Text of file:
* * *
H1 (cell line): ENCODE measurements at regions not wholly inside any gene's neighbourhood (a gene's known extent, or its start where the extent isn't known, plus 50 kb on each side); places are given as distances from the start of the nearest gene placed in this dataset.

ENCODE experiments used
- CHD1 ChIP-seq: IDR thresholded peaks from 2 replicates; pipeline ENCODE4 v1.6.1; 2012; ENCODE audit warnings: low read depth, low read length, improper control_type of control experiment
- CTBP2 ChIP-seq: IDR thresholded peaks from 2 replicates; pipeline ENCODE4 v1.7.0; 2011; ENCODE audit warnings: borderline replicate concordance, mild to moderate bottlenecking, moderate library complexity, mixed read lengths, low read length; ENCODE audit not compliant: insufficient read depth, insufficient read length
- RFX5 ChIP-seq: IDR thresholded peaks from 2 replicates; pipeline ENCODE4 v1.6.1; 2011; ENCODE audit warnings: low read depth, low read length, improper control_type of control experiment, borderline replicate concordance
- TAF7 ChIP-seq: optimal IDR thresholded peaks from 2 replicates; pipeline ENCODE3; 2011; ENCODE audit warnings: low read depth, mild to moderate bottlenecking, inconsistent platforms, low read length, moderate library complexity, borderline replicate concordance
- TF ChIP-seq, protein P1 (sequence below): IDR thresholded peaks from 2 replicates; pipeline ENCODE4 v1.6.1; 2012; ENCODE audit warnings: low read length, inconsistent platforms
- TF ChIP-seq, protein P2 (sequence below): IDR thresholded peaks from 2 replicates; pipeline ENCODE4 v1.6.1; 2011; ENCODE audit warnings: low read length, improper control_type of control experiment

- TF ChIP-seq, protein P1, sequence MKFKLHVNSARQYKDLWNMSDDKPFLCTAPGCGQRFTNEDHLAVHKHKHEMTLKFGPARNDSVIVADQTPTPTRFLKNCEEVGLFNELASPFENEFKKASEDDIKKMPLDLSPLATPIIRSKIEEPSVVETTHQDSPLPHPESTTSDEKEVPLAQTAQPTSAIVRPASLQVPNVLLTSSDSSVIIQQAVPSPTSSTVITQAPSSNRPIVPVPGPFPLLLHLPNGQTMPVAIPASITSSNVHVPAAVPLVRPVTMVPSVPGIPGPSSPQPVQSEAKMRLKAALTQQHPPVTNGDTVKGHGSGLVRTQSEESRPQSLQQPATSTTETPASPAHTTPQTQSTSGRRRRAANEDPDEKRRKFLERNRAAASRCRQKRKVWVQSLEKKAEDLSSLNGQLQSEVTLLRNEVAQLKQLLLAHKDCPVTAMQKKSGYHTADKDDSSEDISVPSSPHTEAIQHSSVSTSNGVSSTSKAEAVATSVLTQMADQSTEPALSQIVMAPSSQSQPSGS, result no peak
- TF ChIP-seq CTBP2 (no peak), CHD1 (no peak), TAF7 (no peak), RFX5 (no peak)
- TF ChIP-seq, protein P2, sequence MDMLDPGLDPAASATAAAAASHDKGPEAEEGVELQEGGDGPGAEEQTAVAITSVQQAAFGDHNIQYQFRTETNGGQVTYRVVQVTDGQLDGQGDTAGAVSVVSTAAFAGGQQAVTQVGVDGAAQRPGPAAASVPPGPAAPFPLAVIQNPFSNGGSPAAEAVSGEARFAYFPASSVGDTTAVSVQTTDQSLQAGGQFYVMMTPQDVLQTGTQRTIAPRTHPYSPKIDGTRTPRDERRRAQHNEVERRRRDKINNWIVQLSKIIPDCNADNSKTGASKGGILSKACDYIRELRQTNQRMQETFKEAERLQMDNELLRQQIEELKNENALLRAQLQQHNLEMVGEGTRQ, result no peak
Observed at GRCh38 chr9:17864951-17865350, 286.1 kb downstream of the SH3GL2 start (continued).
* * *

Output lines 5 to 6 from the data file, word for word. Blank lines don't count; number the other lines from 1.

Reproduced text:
- RFX5 ChIP-seq: IDR thresholded peaks from 2 replicates; pipeline ENCODE4 v1.6.1; 2011; ENCODE audit warnings: low read depth, low read length, improper control_type of control experiment, borderline replicate concordance
- TAF7 ChIP-seq: optimal IDR thresholded peaks from 2 replicates; pipeline ENCODE3; 2011; ENCODE audit warnings: low read depth, mild to moderate bottlenecking, inconsistent platforms, low read length, moderate library complexity, borderline replicate concordance